• Social-issue advertising can strengthen the relationship between a company and its customers by conveying a social consciousness that aligns with the customers’ own.
  • People can be motivated by a concern for appearances, demonstrating an egoistic-enhancement motivation in supporting corporate social responsibility (CSR) initiatives.
  • The horizontal–vertical distinction could be a tool to expand understanding of how values correlate with advertising and consumer persuasion.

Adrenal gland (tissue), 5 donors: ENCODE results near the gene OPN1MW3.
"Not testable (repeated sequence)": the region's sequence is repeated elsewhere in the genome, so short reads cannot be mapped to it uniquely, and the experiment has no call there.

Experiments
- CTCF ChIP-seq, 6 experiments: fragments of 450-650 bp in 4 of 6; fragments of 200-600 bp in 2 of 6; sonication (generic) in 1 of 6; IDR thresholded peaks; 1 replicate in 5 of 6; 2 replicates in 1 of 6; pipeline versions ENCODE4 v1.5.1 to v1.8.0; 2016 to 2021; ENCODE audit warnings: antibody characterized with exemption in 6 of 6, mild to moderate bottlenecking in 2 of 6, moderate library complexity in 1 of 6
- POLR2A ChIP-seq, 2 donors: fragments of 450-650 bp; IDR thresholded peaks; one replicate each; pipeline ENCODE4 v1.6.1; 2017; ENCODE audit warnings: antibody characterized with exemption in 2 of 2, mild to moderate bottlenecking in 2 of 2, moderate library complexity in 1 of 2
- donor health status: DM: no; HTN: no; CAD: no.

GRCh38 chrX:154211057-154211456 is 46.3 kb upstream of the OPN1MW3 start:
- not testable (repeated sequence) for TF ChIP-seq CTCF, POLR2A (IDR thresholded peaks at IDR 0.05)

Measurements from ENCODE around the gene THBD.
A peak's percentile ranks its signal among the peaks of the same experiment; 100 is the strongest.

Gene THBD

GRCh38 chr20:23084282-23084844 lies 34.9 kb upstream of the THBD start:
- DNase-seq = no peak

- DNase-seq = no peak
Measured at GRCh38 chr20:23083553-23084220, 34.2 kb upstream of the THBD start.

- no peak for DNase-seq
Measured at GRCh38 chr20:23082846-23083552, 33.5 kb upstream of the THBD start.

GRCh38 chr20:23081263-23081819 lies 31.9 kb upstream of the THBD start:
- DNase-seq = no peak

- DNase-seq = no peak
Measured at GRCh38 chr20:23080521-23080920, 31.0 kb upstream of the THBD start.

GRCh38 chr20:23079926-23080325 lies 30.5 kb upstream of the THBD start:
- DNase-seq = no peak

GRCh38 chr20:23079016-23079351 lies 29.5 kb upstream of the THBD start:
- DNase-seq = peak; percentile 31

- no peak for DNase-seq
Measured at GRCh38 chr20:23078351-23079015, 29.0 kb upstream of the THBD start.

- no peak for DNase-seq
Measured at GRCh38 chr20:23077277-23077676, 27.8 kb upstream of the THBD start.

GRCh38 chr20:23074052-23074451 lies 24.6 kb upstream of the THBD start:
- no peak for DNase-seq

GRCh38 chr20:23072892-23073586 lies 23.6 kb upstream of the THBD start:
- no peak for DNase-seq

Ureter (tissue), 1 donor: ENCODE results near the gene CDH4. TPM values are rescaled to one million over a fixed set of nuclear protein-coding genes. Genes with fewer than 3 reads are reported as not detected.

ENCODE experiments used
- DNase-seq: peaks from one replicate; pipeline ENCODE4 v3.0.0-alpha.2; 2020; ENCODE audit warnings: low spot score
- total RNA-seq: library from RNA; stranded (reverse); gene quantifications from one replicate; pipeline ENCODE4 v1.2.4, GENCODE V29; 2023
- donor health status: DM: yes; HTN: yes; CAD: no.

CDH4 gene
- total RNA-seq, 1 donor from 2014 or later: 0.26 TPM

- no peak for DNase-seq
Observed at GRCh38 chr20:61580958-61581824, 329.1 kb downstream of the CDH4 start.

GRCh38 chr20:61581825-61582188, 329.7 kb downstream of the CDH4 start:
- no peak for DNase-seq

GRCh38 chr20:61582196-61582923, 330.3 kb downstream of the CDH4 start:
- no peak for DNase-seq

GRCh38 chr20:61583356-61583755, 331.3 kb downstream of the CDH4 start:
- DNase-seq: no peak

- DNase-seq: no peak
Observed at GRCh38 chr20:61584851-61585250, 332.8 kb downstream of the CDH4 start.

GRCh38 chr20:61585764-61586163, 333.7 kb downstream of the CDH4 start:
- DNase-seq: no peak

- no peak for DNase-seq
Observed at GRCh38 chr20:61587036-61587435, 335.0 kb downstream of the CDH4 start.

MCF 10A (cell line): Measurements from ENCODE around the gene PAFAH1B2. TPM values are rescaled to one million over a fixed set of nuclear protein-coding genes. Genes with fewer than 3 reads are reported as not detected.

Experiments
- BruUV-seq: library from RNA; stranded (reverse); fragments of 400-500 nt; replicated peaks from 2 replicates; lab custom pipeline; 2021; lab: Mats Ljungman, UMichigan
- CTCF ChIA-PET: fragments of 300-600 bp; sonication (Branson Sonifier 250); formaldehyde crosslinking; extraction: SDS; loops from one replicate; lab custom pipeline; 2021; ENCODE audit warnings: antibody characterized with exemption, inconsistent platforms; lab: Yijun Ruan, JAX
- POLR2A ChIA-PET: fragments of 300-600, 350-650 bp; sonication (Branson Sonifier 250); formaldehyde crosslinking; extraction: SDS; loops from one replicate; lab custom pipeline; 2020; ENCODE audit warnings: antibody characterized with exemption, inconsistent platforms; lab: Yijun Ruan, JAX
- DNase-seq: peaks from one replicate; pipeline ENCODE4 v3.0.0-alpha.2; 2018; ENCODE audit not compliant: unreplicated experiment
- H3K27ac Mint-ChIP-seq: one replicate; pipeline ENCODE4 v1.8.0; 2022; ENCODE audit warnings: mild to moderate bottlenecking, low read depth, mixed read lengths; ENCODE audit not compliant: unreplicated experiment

• Consumers with a strong vertical collectivistic orientation more likely perceived that their status could be increased through the consumption of the CSR advertisers’ product.
  • Consumers younger than 30 years unlikely were motivated by the vertical collectivistic value, such as fulfilling social duties or responsibilities, in evaluating CSR advertisements.